Astrophysicist and science communicator Neil deGrasse Tyson once said that “humans aren’t as good as we should be in our capacity to empathize with the feelings and thoughts of others.”
Scanning back over the headlines of the past year, I can’t help but agree with his assessment. Recent events remind us all too clearly that, as a society, we’re still not that good at finding common ground, understanding different perspectives, and looking out for the well-being of others.
But Tyson believes that we could do better. His suggestion?
The Case for Teaching Empathy
Does empathy belong in our curriculum? Should we really be teaching it in the same way we teach vocabulary decoding or sentence composition? (After all, there are no end-of-grade tests that assess a student’s growth in compassion.)
First, I would point out that we are already teaching students all sorts of values that are not strictly tied to our academic content: Work ethic. Time management. Responsibility. Education scholars call this the “hidden curriculum.” It’s all that stuff we are conveying without saying it, the messages that are woven into the fabric of our policies and procedures.
Students are inevitably going to pick up ideas and values through interactions at school. So why not get intentional about teaching empathy? To echo Tyson, what would the world look like if we were shaping people who were not just better at solving equations, but better at caring? Not just better at reading literature, but better at understanding how other people feel?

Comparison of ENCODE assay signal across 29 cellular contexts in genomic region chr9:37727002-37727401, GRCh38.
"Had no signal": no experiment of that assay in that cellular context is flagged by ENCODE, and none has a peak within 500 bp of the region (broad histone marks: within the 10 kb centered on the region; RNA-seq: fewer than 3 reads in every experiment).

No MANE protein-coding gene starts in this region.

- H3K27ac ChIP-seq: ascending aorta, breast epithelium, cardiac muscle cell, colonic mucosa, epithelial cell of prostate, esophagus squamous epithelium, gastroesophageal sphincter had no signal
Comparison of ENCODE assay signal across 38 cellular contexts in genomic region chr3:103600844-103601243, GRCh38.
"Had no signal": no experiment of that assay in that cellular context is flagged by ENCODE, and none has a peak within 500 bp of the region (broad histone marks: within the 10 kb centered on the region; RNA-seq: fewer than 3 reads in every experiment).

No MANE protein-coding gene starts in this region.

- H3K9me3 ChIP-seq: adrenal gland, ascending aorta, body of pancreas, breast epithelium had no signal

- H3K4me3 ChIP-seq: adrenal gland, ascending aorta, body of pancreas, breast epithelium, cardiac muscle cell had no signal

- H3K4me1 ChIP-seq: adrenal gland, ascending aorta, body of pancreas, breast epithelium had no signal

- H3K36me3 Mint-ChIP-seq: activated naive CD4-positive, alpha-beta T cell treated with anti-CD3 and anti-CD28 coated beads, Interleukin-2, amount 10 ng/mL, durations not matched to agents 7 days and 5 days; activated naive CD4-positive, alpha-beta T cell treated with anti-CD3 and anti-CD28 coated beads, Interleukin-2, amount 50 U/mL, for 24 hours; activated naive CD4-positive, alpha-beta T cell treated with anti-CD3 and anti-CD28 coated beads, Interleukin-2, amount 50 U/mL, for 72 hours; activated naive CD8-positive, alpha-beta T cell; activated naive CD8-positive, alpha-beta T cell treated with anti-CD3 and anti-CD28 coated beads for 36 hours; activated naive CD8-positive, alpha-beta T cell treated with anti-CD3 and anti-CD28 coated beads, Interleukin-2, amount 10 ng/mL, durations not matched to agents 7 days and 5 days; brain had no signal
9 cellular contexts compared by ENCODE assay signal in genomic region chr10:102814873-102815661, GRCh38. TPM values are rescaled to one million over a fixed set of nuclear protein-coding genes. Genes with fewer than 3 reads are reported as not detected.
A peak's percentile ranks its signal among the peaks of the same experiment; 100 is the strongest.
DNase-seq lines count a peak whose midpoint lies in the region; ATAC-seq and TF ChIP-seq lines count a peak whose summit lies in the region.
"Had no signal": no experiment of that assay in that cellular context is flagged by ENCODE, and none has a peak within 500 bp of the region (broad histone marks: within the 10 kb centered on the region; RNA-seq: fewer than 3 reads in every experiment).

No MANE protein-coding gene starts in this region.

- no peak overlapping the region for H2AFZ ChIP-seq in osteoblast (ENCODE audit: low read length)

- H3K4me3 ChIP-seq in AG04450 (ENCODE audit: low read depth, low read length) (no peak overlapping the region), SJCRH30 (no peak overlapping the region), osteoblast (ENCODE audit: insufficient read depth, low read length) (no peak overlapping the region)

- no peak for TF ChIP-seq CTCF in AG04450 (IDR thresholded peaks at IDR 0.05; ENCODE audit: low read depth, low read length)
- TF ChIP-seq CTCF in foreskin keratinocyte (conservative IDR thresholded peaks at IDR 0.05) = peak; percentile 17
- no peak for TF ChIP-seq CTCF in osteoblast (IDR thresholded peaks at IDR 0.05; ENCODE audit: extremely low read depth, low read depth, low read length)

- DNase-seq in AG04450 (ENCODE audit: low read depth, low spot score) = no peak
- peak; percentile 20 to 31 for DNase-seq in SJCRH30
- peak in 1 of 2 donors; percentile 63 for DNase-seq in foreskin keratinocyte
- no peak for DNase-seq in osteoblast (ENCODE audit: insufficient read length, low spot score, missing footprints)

There’s a growing movement of schools that are doing exactly that.
- In Denmark, widely called “one of the happiest countries in the world,” weekly empathy-building sessions have been a required component of classroom practice since 1993.
- Here in the US, numerous state Departments of Education have developed their own “Social-Emotional Learning (SEL) Toolkits” aimed at helping schools implement practices that support students’ emotional and interpersonal competencies (see Indiana’s model for example).
- Teachers in my own school district regularly participate in Compassionate Schools training, which focuses on the importance of responding to students with empathy.
Empathy Helps Students Inside and Outside the classroom
The research on programs that focus on empathy is clear. In 2011, a meta-analysis of more than 200 studies found that students who participated in evidence-based SEL programs made academic achievement gains 11 percentile points higher than their peers who did not participate in such programs.
In other words, training in empathy seems to be linked to higher test scores.
Perhaps this is because caring classrooms are simply better places to learn. Incorporating empathy-building practices has been shown to support the development of a positive classroom community. It also strengthens teacher-student relationships, which in turn leads to increased student engagement and motivation.